KUALA LUMPUR: The “wings” of several hundred pilots flying for several international airlines are expected to be clipped soon.
This follows a severe downturn in business for these airlines, some of which are planning voluntary redundancy programmes or retrenchments of their surplus staff, while others may shut down.
Aviation analysts and industry officials told the New Straits Times that among those affected included 200 Malaysian pilots with Hong Kong Airlines and Etihad Airlines.
Etihad is the second largest airline in the United Arab Emirates, while Hong Kong Airlines is the next biggest after Cathay Pacific.
“There could be many more elsewhere as the aviation industry is facing very challenging times owing to various factors.
“Among them are rising operating costs, dried-up financing, weak travel demand, declining revenue, civil unrest and even the inability of the airlines to conform to international aviation regulations,” said one official, who spoke on condition of anonymity.
The situation was made worse with many airlines cancelling bookings or taking delivery of the Boeing 737 Max aircraft following two deadly crashes that negatively affected demand, operating costs and production.
Media reports said this had resulted in scores of airlines, like Britain’s Thomas Cook and Iceland’s Wow Air, to cease operations in recent years.
A week ago, low-cost carrier Norwegian Air Shuttle and Air India were reportedly facing serious financial woes.
Air Shuttle announced it was ending some long-haul routes to the United States and Thailand from Scandinavia, citing technical issues with the Rolls Royce engines on Boeing 787s as well as low demand.
The reports said the airline would stop flying to New York, Los Angeles, Bangkok and Krabi in Thailand, from Copenhagen and Stockholm, after the winter break.
It will, however, continue to fly to the United States from Oslo, while its routes to Europe are unaffected.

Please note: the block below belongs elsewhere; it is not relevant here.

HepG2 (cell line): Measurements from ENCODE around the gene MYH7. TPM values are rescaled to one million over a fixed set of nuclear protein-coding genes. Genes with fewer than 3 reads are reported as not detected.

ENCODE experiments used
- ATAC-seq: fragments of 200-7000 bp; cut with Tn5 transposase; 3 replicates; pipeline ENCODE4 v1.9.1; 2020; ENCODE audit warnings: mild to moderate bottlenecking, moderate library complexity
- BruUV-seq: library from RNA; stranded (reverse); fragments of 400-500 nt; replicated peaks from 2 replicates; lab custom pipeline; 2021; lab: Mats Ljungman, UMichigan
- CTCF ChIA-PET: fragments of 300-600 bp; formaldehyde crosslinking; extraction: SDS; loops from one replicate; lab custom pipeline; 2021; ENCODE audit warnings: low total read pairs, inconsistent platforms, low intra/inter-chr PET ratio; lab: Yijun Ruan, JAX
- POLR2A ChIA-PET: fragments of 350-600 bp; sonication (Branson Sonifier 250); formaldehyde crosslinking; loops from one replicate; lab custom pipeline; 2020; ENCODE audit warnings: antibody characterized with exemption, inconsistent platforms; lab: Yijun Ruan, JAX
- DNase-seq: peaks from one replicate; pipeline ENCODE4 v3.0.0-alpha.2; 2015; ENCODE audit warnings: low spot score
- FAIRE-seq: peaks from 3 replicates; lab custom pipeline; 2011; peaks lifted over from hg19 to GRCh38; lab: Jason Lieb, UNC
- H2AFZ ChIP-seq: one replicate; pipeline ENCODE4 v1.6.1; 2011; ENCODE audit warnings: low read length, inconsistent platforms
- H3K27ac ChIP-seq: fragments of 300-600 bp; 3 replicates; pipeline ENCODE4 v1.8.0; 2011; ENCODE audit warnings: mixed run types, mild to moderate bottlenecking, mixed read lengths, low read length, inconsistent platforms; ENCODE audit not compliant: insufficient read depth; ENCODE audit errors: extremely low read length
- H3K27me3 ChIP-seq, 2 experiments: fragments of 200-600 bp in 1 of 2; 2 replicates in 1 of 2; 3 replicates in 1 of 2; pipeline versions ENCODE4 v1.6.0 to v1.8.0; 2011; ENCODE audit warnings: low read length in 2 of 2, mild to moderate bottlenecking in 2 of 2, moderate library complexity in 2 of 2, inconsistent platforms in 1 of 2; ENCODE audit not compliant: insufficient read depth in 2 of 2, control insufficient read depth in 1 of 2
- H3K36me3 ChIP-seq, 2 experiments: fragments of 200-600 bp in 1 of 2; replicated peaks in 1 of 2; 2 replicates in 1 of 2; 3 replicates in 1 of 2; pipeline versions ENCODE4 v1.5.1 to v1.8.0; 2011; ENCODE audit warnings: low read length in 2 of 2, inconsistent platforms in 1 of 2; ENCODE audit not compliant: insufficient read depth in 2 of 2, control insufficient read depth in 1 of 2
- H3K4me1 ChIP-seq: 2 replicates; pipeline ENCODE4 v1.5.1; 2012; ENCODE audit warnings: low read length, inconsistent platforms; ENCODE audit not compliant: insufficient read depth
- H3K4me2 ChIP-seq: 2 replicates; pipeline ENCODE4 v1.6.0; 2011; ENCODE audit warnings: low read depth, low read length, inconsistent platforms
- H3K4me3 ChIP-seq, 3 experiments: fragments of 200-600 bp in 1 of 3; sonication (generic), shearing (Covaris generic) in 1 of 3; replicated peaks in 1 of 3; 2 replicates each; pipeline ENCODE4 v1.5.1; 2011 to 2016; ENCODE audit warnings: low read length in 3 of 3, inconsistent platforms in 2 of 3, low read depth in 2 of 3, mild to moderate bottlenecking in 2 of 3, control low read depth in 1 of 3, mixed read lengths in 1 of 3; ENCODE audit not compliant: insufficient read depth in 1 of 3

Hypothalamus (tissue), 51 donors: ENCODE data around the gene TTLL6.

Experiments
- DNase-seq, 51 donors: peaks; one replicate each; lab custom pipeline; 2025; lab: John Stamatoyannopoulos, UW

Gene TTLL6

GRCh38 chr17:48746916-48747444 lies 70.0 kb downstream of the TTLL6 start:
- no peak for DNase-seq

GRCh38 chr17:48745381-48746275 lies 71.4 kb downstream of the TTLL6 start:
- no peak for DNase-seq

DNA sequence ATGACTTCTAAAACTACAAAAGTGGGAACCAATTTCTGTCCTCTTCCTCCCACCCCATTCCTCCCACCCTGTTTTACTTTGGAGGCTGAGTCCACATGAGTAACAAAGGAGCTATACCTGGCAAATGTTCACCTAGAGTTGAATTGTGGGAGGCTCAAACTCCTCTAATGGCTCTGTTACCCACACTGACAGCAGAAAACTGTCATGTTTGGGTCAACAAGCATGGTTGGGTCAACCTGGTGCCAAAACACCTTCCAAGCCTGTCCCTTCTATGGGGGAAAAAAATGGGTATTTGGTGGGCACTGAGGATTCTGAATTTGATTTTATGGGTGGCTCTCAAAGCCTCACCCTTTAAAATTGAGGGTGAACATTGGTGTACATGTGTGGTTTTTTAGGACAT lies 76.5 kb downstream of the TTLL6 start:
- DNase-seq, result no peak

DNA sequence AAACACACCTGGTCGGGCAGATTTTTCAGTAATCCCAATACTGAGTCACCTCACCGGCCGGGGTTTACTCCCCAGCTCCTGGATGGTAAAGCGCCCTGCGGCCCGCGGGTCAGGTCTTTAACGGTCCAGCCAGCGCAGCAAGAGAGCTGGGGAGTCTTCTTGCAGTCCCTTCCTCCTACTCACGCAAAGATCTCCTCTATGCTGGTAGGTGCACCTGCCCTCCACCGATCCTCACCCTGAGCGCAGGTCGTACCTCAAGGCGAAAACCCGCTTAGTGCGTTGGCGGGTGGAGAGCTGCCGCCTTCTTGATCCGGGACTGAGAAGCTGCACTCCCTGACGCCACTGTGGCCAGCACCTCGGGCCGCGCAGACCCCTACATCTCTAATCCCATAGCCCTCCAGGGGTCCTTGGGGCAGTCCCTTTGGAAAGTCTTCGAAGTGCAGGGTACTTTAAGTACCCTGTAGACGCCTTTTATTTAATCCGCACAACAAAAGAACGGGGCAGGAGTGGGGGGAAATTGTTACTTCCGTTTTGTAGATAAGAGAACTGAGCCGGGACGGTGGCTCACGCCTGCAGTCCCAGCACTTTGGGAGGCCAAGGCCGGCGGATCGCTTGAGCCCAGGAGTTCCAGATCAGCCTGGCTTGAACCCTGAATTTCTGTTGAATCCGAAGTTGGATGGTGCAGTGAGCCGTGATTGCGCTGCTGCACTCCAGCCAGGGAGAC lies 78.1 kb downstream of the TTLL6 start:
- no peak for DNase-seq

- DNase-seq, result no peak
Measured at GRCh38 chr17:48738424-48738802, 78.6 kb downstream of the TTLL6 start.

India’s national carrier is reportedly facing a shutdown after being saddled with a US$11 billion debt.
Air India started as Tata Airlines in 1932 and later became state-owned but was losing money since its 2007 merger with state-owned domestic operator Indian Airlines.
Malaysia Airlines, too, is facing a daunting task to remain afloat and had in recent years retrenched flight crew operating the Boeing 777 fleet, which has since been put out of service.
“It is believed that the measures are being undertaken following a fleet review of their flight operations, leaving the airlines with surplus pilots and cabin crew,” said another official, adding that a similar scenario occurred in the late 1990s.
The official added that termination benefits included up to nine months of the flight crew’s basic salaries.
South China Morning Post reported that the management of beleaguered Hong Kong Airlines, in a last-ditch effort, had secured a HK$4.4 billion loan from a range of Chinese state-owned banks to keep the airline afloat.
The capital injection is learnt to come just in time for Hong Kong Airlines to pay nearly half of its 3,500 staff’s outstanding salaries by today or face having its operating licence suspended or revoked.
Hong Kong Airlines, the state’s third-largest airline, is backed by the financially-troubled HNA Group and is the only local competitor to the dominant Cathay Pacific Group. In 2008, another of the state’s airline, Oasis Hong Kong, went bust.
It was reported that Hong Kong Airlines would withdraw from all long-haul flights by February and will continue to shrink its regional flights, with more aircraft expected to be withdrawn from service.
The 13-year-old airline flies to 32 destinations, mostly in North Asia and Southeast Asia. But a quarter of its 39 planes have been grounded.